The more time that passed, the more apparent it was we would miss our ferry, until it was certain. With desperate telephone calls to DFDS asking questions like, “what happens if we don’t make it?” and “how flexible is last boarding of at least 45 minutes ?” The responses to which were no surprise to anyone. What started as an optimistic ‘close call’ changed halfway to ‘not likely’ and by the time we arrived at Harwich, we didn’t just miss it, it had closed boarding, set sail and left ages ago. We were told the morning ferry was full but they could let us on if there were other no-shows. We could only hope there were three idiots just like us who would miss their ferry the next day.
So we parked the car and went for a pint.
The Trafalgar, Harwich
Extremely disheartened and in no rush, we solemnly loaded up our bikes. With nightfall the evening was quiet and the air still in a way that matched our moods and so, burdened by the hefty weight of everything that would support us for the coming weeks, we rolled the few hundred meters, thankfully downhill, to the pub.
“With the onslaught of three out-of-towners and their bikes looking more like donkeys crossing the desert..”
The Trafalgar is a small and narrow pub spanning sideways when you walk in the door but not very far back. The distance from the entrance to the bar was the same as from the front of the bar to the back. And it was just the kind of pub we needed. An old building with an dated English worker’s pub vibe and the sort of crowd you feel are very loyal. So much so in fact I suspect they visit regularly throughout the week. It had all the essentials; Real Ale, odd characters, a dilapidated dart board and Karaoke. Luckily there was no Karaoke that evening. While basic, it offered just what we needed; a cold pint and some friendly, albeit typically confused, faces. With the onslaught of three out-of-towners and their bikes looking more like donkeys crossing the desert, it wasn’t long before we were in conversation and being quizzed in the usual way. We had a laugh explaining what we were up to, telling them all about the nightmare journey down and missing the ferry.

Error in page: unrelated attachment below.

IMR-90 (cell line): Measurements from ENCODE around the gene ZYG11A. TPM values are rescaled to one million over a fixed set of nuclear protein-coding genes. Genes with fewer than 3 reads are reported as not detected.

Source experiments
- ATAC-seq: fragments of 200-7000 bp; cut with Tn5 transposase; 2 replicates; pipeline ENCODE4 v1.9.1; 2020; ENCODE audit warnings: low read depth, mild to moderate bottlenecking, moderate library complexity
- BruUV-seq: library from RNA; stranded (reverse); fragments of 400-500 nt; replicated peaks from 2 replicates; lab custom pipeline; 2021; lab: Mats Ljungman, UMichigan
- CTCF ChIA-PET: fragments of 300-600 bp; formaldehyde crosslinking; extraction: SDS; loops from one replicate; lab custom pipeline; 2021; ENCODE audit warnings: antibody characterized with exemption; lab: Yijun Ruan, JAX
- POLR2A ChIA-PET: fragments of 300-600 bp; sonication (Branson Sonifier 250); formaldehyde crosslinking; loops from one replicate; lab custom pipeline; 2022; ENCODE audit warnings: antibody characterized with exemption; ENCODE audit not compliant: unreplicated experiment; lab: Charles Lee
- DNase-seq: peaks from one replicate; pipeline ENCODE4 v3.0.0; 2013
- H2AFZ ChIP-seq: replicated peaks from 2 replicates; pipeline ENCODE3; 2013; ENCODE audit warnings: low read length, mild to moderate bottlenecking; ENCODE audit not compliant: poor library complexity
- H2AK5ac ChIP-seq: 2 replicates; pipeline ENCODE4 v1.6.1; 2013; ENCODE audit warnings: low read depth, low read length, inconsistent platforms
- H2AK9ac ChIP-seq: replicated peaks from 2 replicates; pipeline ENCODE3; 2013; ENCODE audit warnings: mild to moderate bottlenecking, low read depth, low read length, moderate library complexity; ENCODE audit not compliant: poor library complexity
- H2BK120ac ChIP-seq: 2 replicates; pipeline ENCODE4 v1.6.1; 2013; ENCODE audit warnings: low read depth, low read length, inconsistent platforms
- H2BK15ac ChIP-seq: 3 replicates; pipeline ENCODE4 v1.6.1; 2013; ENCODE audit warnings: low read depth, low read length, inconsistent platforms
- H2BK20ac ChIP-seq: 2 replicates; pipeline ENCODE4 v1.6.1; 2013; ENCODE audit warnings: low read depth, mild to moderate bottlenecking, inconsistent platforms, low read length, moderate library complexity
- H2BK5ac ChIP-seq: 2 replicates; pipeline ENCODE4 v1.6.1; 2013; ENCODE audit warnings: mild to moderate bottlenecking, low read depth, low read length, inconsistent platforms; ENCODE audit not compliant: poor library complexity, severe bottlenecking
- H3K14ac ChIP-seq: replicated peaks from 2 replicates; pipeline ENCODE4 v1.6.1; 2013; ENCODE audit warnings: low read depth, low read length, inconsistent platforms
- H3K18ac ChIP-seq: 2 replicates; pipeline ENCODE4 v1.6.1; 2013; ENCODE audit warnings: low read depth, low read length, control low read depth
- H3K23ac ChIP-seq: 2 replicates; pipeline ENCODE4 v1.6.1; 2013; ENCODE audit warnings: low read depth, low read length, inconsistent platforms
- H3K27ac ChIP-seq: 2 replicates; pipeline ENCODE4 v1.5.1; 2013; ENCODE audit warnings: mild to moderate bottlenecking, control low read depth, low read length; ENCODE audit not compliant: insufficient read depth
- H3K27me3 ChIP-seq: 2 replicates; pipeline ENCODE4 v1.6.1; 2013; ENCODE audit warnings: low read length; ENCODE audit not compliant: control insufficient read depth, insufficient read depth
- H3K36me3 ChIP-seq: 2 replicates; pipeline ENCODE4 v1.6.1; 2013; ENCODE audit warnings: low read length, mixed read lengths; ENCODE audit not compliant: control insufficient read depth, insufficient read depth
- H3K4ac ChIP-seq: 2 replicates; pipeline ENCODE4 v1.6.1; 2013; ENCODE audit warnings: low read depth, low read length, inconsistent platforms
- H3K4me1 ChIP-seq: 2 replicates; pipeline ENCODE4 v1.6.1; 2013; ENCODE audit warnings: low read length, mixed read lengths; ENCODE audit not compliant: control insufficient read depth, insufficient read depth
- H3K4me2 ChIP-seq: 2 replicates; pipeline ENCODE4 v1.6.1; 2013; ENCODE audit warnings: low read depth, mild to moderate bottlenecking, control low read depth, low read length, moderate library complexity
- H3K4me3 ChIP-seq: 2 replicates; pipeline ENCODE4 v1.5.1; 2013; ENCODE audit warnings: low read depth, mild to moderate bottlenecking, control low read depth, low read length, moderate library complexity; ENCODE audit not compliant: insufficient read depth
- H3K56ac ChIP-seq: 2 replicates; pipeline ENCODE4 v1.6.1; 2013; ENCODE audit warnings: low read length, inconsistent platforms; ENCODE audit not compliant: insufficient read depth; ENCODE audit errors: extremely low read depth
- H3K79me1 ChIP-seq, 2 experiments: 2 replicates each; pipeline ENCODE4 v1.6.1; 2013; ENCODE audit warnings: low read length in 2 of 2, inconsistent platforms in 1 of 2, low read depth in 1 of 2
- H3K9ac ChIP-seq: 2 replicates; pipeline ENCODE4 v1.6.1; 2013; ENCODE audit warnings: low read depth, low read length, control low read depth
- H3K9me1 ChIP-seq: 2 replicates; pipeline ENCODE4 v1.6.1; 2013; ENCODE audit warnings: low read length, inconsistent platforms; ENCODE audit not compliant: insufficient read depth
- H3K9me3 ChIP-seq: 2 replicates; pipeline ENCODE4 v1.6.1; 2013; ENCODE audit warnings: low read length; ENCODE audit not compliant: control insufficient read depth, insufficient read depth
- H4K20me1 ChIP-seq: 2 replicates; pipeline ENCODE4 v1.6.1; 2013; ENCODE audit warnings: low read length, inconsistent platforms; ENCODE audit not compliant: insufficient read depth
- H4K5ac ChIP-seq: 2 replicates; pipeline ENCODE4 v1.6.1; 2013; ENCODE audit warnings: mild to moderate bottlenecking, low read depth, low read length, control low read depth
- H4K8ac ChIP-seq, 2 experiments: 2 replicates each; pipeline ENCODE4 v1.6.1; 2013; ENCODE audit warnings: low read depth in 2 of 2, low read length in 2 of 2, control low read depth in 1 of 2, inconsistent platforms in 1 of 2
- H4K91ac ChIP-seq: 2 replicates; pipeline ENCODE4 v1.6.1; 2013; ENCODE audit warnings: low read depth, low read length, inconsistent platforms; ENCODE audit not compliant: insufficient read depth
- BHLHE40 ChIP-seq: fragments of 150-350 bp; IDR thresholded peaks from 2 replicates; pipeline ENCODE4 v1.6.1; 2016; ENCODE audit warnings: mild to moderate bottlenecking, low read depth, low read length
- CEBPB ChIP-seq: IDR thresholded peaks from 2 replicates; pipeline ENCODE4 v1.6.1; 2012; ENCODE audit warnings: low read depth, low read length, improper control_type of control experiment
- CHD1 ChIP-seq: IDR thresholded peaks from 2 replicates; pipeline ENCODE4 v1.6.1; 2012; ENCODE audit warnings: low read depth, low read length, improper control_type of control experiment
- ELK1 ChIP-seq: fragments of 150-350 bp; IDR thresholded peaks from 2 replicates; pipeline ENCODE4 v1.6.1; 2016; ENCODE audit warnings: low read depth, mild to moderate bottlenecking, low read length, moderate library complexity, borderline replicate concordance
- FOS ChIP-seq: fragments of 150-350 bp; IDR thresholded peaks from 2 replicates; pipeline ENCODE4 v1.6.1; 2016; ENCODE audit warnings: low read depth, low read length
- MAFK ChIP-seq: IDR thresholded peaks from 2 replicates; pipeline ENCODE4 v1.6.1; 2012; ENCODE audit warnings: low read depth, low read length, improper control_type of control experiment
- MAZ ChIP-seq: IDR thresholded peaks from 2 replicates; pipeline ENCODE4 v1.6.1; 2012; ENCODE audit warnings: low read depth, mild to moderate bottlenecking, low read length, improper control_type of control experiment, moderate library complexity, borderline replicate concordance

They were all very sympathetic and, wanting to help, the bar staff offered the garden space at the back for camping. Asking if they had any trees or solid structures for hammocks they didn’t understand. They were persistent, which was sweet, but they really didn’t comprehend the concept of hammocks and how they worked. They did help us though and told us where we could find a small woodland. It was pretty rough, the sort of place you find an abundance of used needles and empty cider bottles, but was practically on the doorstep of the ferry port so we were as close as possible in the morning.
Crack Den Camping